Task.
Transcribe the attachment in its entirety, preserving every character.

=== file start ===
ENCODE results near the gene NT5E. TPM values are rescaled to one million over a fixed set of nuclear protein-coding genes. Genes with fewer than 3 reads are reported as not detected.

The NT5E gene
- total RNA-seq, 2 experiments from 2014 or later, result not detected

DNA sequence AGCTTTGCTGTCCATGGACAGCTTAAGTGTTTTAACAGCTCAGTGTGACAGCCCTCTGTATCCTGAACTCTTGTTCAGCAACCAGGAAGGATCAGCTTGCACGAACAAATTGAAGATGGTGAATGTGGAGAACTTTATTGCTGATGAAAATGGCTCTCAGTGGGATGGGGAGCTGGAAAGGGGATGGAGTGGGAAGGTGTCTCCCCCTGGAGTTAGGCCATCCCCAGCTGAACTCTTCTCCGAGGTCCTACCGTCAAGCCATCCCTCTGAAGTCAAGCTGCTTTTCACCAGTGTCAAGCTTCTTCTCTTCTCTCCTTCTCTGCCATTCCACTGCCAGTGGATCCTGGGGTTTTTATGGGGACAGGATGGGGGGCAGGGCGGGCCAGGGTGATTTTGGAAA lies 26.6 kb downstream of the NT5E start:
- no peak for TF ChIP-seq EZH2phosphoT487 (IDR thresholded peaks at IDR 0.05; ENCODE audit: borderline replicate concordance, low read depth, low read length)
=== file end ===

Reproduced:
ENCODE results near the gene NT5E. TPM values are rescaled to one million over a fixed set of nuclear protein-coding genes. Genes with fewer than 3 reads are reported as not detected.

The NT5E gene
- total RNA-seq, 2 experiments from 2014 or later, result not detected

DNA sequence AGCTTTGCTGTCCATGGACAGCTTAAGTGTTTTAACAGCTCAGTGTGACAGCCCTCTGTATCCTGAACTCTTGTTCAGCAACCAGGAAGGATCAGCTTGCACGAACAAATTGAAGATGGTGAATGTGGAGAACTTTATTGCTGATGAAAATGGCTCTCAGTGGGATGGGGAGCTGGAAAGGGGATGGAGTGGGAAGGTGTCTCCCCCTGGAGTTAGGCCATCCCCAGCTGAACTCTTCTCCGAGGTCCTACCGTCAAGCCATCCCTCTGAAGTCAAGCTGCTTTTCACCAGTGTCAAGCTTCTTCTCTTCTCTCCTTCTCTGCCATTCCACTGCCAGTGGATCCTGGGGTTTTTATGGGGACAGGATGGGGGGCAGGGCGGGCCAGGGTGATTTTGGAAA lies 26.6 kb downstream of the NT5E start:
- no peak for TF ChIP-seq EZH2phosphoT487 (IDR thresholded peaks at IDR 0.05; ENCODE audit: borderline replicate concordance, low read depth, low read length)